You do it, I do it, my family does it, my employees do it, we all make mistakes. However, it’s the part that follows that is more crucial than the original mistake. Well, in most cases!
“A slip of the mind”, “drawing a blank”, “slipped between the cracks”, “went in one ear and out the other” are all synonyms for everyday occurrences when a mistake happens in the workplace. In my opinion, it is more common than it should be but it’s also very human. And the fact of the matter is, I’m okay with it sometimes and not okay with it, other times. It all depends on two things: Why did it happen and how was it remedied.
Socrates, DaVinci, even Einstein got things wrong but not from lack of effort or lackadaisicalness. That’s when I have a hard time accepting mistakes. Generally half-hearted attempts or laziness and I don’t get along very well.
But hard-working mistakes are another story. If you are working on behalf a client and accidentally forget something, do not attempt to hide it, as it will lead to a bigger problem down the road. Not to mention, it could become awkward at any point. Be honest and upfront. I do my best to let my clients know that I have their absolute best interest in mind and always put my money where my mouth is, so I don’t try to “cover up” or CMA.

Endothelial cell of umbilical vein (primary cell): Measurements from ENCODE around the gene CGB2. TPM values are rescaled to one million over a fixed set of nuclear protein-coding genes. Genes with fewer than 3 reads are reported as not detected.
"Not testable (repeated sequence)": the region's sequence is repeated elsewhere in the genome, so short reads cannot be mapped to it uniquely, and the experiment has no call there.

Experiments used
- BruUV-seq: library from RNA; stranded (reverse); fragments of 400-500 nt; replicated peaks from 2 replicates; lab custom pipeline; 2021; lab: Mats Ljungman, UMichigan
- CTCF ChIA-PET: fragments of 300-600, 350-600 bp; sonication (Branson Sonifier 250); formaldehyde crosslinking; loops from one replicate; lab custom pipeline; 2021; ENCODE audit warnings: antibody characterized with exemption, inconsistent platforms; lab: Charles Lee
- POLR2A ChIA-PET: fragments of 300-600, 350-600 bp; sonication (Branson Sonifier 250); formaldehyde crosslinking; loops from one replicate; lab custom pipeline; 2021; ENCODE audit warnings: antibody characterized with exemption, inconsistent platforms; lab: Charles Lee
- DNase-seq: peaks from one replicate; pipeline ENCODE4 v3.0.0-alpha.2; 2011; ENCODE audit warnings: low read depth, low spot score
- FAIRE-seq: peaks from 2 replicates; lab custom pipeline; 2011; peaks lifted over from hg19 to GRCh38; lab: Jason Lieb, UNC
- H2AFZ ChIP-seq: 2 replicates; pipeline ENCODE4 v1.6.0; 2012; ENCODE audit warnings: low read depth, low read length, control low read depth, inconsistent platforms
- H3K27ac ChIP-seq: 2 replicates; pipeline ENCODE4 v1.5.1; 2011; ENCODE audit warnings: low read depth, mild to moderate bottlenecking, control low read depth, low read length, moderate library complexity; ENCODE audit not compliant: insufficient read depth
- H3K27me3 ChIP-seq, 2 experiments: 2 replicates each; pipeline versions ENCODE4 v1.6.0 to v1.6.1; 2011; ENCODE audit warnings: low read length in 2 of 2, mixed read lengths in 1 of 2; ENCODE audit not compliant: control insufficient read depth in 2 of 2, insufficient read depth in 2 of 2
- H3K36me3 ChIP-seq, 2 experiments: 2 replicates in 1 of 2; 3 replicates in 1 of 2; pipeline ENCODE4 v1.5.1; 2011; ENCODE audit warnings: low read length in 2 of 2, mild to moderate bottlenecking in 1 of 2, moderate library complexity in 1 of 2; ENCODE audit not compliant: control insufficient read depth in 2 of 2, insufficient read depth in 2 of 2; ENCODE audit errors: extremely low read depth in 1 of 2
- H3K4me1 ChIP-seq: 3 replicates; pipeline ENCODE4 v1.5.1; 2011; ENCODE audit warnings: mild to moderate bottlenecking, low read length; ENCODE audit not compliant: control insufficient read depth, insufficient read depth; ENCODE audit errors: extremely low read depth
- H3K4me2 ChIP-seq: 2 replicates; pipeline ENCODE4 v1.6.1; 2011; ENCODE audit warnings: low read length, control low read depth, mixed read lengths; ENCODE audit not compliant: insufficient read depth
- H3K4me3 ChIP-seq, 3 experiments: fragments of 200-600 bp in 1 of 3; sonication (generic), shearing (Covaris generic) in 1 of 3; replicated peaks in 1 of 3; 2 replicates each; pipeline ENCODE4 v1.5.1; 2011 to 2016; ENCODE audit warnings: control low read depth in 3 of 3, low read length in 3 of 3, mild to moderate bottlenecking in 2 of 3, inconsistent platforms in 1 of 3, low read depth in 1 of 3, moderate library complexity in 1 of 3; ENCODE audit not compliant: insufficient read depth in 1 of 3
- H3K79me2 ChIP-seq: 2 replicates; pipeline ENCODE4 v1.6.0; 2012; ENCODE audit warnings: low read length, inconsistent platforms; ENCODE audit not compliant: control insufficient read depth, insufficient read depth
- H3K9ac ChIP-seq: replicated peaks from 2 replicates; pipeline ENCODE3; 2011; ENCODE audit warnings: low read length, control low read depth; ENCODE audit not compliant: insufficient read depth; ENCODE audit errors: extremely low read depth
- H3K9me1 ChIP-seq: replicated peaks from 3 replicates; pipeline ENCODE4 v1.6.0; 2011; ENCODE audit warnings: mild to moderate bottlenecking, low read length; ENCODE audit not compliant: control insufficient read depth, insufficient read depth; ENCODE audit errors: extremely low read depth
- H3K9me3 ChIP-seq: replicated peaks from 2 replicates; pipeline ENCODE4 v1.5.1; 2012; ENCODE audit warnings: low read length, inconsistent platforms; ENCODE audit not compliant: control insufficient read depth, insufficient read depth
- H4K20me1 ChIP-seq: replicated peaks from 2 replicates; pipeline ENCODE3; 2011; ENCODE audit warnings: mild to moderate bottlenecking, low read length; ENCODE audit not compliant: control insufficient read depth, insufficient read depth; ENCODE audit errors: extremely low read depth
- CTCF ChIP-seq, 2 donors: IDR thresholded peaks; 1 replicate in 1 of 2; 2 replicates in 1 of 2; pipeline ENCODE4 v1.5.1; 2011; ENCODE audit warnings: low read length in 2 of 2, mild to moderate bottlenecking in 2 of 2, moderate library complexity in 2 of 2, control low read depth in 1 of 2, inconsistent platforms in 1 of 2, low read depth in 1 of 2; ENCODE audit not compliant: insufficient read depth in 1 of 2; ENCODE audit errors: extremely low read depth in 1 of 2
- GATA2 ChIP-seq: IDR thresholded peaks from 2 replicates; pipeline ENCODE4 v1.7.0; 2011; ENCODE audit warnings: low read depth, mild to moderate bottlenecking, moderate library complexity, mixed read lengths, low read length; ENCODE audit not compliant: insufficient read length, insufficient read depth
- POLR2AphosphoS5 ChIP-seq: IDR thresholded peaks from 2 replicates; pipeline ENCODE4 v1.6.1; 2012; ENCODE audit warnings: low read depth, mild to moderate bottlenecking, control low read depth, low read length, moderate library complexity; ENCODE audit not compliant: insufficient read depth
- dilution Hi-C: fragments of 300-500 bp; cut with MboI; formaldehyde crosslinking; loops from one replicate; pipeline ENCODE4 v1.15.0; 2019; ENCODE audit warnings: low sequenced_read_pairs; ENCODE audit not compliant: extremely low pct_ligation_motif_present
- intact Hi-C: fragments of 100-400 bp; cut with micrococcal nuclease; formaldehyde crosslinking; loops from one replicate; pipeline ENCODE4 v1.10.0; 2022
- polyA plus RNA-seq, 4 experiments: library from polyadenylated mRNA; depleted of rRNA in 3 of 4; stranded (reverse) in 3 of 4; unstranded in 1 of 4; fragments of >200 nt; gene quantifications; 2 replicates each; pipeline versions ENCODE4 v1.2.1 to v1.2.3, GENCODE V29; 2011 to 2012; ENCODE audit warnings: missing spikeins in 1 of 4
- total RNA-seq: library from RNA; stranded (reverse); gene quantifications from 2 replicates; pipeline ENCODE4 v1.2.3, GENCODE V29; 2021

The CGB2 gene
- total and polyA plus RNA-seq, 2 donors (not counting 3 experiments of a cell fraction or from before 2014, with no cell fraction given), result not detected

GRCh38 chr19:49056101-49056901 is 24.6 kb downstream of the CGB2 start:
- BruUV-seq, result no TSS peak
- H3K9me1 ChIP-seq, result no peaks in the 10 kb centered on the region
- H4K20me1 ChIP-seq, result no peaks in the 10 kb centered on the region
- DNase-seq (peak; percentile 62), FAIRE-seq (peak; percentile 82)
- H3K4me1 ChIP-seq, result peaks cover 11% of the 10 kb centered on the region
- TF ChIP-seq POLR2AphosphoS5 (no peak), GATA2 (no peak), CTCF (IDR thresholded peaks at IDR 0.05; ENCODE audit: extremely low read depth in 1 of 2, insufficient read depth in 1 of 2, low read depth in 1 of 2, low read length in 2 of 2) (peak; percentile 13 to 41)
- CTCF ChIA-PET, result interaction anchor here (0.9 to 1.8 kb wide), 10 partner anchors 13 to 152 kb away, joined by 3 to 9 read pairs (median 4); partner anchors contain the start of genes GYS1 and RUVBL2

But when a mistake happens, instead, I give them an honest explanation. Listen there are A-holes that are never going to be satisfied and we all know some of them. You know the folks just waiting to through someone under the bus to further their agenda. But you might find yourself surprised at how meaningful a straightforward explanation will go in terms of long-term relationships amongst clients.
Owning up to your boss should not be much different than a client, either. In essence, a client is a partner, and they really are your boss!
In this article by Forbes, researchers found these steps essential when responding to a boss in regards to making a mistake in the office:
- Expression of regret
- An explanation of what went wrong
- Declaration of repentance
- Offer of repair
- Request for forgiveness
My father was a wise man, not because he was my dad but because he really could see the forest from the trees. He had many sayings but here are a few.
“Don’t ever judge someone by their mistakes because we’re all going to make them. Judge them by how they correct them!” Another ditty was, “It’s okay to make a mistake, as long as you learn from it.” But here’s probably my favorite. But if you do it again, I just might think you’re stupid!
My point is if you are truly trying your best and have given the issue at hand your best, then we all must accept mistakes will still happen. However, when they do, own them and correct them to the best of your ability.
And the “request for forgiveness” should probably only be left for massive mistakes, as you don’t want to take it too far. People may mistake your kindness and openness as weakness and then try to exploit it in the future.
If an employee or owner takes full responsibility, says it won’t happen again, and then makes good on the activity by properly executing it the next time around, what else can you say to that? (Other than good job!)
Follow these steps, and you should have a much easier at bat the next time you step up to the plate.